To view the results, open up the Power Profile application in nRF Connect for Desktop and finish the configuration. The power supply voltage is set to 3.3V, which is the most common power input used by the nRF9160 in circuit design.
To build the firmware files for power consumption measurements, we provide the overlay-low-power.conf file. It includes configurations that disable the logging system used for debugging. This allows us to measure the actual power consumption of the devices during GPS fix searching and A-GPS data downloading processes. This new overlay file is added to the previous regular and A-GPS TTFF measurement firmware configuration in addition to other overlays to generate new firmware files for the power consumption measurement.
#Allow device to achieve lowest power consumption


The Power Profiler application recorded the results of three TTFF tests for each reach during the two measurements. The following pictures and tables show the results for the regular GPS searching process and the A-GPS searching process separately.

The regular GPS fix searching process is straightforward as it continues to search for a fix until it eventually obtains one. The table below shows the measurement results for the regular GPS fix searching process.

Regular GPS Fix searching current (mA)  Fix searching period (s) Floor current (uA)
1 49.81 39.10 2.19
2 50.06 36.04 2.14
3 49.95 30.00 2.17
Average 49.94 35.04 2.17

The A-GPS TTFF test is slightly different as it involves an A-GPS data handling process, allowing the device to connect to the LTE network and download A-GPS data. With the help of A-GPS data, the device can quickly obtain a fix, resulting in a much shorter GPS fix-searching period.

A-GPS A-GPS data handling period (s)  A-GPS data handling period average current (mA) Fix searching period (s) Fix searching current (mA) Floor current (uA)
1 9.97 26.14 3.08 51.55 2.20
2 8.09 29.36 2.04 49.20 2.19
3 10.03 26.42 2.04 51.11 2.18
Average 9.36 27.31 2.39 50.62 2.19

Application power consumption evaluation

To illustrate the difference between A-GPS and regular GPS in an asset tracking application, we assume that the process of obtaining a fix is always the same and will use the average value from the above measurements. As the fix searching current and floor current of A-GPS and regular GPS are quite similar, around 50mA and 2.19uA respectively, we will use these values as the input in the calculations in the next step.For the application design input, we utilize the battery parameters of the Nordic Thingy:91 and assume a total power loss rate of 20%.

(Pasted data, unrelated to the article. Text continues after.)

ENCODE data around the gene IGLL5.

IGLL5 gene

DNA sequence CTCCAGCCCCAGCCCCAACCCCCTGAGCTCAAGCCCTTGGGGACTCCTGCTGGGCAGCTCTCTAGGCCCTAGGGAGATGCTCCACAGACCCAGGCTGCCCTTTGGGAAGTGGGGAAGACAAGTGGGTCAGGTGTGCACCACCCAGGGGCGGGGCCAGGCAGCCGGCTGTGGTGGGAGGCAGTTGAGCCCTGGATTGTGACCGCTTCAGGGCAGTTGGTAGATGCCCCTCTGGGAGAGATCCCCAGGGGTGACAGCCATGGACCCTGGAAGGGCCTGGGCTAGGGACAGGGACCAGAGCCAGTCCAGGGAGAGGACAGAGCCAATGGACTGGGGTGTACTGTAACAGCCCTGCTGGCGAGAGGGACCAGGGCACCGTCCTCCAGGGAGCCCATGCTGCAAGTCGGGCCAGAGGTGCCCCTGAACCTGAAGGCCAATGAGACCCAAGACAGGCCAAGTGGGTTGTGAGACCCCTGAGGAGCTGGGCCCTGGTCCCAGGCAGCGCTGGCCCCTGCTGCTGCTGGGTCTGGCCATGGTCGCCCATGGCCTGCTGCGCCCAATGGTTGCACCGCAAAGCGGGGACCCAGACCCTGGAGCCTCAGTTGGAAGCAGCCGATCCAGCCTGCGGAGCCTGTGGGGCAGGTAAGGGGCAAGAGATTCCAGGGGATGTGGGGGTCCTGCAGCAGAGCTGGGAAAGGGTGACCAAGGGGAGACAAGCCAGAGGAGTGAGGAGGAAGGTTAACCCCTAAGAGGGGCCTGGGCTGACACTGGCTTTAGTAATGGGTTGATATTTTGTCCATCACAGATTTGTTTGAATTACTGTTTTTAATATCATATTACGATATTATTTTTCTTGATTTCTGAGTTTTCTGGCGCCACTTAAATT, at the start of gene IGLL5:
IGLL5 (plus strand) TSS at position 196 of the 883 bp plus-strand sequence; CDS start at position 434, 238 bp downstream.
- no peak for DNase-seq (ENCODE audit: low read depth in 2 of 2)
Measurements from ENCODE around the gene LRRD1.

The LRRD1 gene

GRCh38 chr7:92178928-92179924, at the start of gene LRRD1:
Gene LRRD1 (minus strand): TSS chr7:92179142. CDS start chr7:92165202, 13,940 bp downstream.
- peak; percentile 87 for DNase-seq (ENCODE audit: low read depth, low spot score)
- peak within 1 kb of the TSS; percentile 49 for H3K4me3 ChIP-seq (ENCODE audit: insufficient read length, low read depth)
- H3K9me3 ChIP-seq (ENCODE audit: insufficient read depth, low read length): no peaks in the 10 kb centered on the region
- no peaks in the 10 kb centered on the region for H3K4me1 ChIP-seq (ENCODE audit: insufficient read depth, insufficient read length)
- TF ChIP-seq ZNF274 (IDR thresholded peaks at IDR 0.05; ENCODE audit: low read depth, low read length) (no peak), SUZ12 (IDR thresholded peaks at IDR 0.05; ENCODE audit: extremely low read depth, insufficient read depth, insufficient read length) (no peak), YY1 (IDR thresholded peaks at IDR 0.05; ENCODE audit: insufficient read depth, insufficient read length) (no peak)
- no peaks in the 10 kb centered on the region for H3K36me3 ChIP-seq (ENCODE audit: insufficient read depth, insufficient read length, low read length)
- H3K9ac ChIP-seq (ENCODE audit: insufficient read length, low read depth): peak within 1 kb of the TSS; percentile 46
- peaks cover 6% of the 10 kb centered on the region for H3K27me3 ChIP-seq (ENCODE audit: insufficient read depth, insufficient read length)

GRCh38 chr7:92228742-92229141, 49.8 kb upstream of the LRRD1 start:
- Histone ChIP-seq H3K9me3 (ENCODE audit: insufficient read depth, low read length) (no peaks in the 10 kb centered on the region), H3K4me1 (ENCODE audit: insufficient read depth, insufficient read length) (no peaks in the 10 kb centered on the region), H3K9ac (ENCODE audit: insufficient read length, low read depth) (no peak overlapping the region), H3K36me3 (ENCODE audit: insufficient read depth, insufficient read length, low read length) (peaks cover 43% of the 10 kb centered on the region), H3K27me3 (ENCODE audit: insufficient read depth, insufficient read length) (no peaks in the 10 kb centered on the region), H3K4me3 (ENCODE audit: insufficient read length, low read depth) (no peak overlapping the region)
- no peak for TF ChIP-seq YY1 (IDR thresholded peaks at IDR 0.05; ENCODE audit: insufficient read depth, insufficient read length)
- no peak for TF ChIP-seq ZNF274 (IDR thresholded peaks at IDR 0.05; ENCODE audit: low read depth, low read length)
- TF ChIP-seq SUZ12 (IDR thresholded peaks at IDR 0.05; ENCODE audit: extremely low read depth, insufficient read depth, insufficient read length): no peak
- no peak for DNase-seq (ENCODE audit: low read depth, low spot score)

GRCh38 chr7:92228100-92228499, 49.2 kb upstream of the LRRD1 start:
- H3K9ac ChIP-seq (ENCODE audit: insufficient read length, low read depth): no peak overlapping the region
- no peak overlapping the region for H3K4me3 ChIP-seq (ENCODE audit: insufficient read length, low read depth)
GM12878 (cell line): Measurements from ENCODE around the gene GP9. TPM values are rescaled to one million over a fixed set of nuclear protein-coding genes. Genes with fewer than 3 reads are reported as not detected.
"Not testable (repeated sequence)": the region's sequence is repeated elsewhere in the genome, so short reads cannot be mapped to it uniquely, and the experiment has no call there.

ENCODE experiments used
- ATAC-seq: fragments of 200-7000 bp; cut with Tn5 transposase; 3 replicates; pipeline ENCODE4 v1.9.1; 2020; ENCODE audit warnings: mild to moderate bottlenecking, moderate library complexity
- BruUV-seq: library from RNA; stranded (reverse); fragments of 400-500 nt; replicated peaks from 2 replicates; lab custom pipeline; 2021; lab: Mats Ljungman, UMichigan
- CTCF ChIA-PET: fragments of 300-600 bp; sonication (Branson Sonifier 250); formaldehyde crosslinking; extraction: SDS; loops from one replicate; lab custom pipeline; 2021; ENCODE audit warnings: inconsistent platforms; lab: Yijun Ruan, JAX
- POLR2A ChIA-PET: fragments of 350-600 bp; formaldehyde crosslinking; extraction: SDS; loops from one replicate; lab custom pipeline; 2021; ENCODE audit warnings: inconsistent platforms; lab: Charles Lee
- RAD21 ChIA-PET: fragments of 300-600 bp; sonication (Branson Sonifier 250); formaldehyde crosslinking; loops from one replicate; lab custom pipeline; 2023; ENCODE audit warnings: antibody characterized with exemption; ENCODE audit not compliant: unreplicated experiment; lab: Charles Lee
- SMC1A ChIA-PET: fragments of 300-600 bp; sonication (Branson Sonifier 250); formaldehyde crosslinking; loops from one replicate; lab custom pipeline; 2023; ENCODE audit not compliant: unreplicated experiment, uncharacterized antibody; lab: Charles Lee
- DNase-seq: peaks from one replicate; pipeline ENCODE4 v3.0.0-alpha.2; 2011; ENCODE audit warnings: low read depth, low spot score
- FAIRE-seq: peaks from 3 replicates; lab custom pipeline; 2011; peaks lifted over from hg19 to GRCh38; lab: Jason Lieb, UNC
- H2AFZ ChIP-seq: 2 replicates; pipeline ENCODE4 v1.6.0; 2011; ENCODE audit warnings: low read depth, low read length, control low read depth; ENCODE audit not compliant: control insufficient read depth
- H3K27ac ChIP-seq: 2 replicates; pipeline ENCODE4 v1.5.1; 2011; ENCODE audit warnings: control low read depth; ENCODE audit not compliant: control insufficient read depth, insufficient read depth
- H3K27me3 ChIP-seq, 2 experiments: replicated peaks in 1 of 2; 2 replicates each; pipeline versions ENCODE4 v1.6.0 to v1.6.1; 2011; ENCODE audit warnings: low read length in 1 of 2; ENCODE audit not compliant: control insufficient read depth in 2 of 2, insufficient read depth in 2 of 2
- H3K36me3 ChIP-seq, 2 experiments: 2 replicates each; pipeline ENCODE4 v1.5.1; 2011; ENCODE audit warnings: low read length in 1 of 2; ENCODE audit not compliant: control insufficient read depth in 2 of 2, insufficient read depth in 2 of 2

We will use different intervals of fix searching, ranging from 10 seconds to 1 day, to cover the needs of various asset-tracking applications. The following table presents the overall input data derived from both application design and previous measurements.

Application Measurement
Fix interval (s) Battery capacity (mAh) Battery voltage (V) Power loss rate Power voltage (V) Floor current (uA) Fix searching current (mA) Regular GPS TTFF (s) A-GPS TTFF (s) A-GPS handling period (s)  A-GPS handling current (mA)
10 1350 3.7 20% 3.3 2.19 50 29 1.4 9.36 27.31
60 1350 3.7 20% 3.3 2.19 50 29 1.4 9.36 27.31
600 1350 3.7 20% 3.3 2.19 50 29 1.4 9.36 27.31
3600 1350 3.7 20% 3.3 2.19 50 29 1.4 9.36 27.31
86400 1350 3.7 20% 3.3 2.19 50 29 1.4 9.36 27.31

Using the measurement data, we can calculate the average power consumption for A-GPS and regular GPS. By combining the application battery parameters and fix intervals, we have calculated the runtime of various theoretical asset tracking devices.

The resulting values are shown in the table below. 

Application Run time (day) Average electric power (mW)
A-GPS Regular GPS

A-GPS/GPS run time

A-GPS Regular GPS Power saving percentage
10s Interval/1350mAh 3.2 1.4 2.4 51.7641 122.6942 58%
1min Interval/1350mAh 11.0 3.1 3.5 15.1920 53.7689 72%
10min Interval/1350mAh 94.3 21.9 4.3 1.7665 7.6142 77%
1h Interval/1350mAh 546.3 125.6 4.3 0.3048 1.3257 77%
1day Interval/1350mAh 8468.3 2660.3 3.2 0.0197 0.0626 69%

The excel file attached at the bottom of the blog post, 4621.nRF9160 GPS Application Power Consumption Evaluation.xlsx, covers the calculation process.

Taking a look at the Power saving percentage column in the Average electric power column, A-GPS is capable of saving on average 70.6% more energy than regular GPS, using the same battery. When taking the Thingy:91 battery as an example, we can calculate the actual run time of an application before the battery is drained. The result shows that A-GPS can help asset tracking applications run at least 2.4 times longer, and on average 3.54 times, when we assume a cold start every time.


This blog explores the use of the nRF9160 SiP for asset tracking applications and how the A-GPS service in nRF Cloud can reduce power consumption and extend device battery life. Our real-world measurements show that A-GPS is much quicker than regular GPS for TTFF. Power consumption evaluation of real-life asset tracking applications shows that the device battery life is on average between 2.4 and 4.3 times longer for A-GPS vs GPS depending on how often you need a GPS fix. This evaluation is intended to demonstrate how A-GPS can help extend battery life compared to regular GPS. Actual GPS performance may vary under real conditions, so it is recommended to use PPK2 for recording and analyzing data specific to an application.

Useful References

  1. 4621.nRF9160 GPS Application Power Consumption Evaluation.xlsx
  2. Cloud Services - nordicsemi.com
  3. Getting started with current measurements on the nRF9160
  4. Using GNSS and GPS assistance | nRF Cloud Docs
  5. https://ciechanow.ski/gps/ 
  6. Field verification of GNSS on the nRF91 Series
  7. https://en.wikipedia.org/wiki/Time_to_first_fix